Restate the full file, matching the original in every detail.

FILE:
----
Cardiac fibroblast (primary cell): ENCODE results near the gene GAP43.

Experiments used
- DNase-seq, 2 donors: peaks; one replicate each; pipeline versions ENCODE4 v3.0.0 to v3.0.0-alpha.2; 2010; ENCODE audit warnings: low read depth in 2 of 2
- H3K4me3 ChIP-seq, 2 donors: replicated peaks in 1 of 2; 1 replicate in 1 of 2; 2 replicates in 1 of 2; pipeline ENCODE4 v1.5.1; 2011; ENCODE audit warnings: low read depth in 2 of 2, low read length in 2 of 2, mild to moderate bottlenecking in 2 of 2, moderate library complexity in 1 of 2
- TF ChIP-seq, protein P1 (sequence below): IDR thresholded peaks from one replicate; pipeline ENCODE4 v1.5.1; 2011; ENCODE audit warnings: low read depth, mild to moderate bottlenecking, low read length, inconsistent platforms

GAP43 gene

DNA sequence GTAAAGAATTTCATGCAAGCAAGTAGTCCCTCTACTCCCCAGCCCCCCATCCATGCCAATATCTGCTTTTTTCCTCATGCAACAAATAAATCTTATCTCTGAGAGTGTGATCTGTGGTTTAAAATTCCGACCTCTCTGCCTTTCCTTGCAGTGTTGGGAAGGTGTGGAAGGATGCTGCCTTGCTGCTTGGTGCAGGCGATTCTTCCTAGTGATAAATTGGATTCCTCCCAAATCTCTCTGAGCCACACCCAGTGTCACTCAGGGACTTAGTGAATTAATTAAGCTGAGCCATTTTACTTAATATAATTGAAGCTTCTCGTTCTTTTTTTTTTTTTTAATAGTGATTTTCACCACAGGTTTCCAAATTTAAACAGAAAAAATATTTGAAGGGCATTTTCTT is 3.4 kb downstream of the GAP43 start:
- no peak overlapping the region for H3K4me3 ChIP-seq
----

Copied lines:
Cardiac fibroblast (primary cell): ENCODE results near the gene GAP43.

Experiments used
- DNase-seq, 2 donors: peaks; one replicate each; pipeline versions ENCODE4 v3.0.0 to v3.0.0-alpha.2; 2010; ENCODE audit warnings: low read depth in 2 of 2
- H3K4me3 ChIP-seq, 2 donors: replicated peaks in 1 of 2; 1 replicate in 1 of 2; 2 replicates in 1 of 2; pipeline ENCODE4 v1.5.1; 2011; ENCODE audit warnings: low read depth in 2 of 2, low read length in 2 of 2, mild to moderate bottlenecking in 2 of 2, moderate library complexity in 1 of 2
- TF ChIP-seq, protein P1 (sequence below): IDR thresholded peaks from one replicate; pipeline ENCODE4 v1.5.1; 2011; ENCODE audit warnings: low read depth, mild to moderate bottlenecking, low read length, inconsistent platforms

GAP43 gene

DNA sequence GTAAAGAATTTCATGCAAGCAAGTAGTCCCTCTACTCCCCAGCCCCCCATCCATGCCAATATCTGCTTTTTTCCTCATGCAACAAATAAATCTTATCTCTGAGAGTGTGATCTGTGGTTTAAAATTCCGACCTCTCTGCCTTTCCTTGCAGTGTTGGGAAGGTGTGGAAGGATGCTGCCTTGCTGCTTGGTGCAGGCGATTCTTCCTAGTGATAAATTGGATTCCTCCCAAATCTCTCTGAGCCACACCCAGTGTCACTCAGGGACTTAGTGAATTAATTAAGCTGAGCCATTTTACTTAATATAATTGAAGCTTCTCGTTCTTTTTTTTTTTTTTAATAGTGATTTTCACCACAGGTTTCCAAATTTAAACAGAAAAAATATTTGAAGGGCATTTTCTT is 3.4 kb downstream of the GAP43 start:
- no peak overlapping the region for H3K4me3 ChIP-seq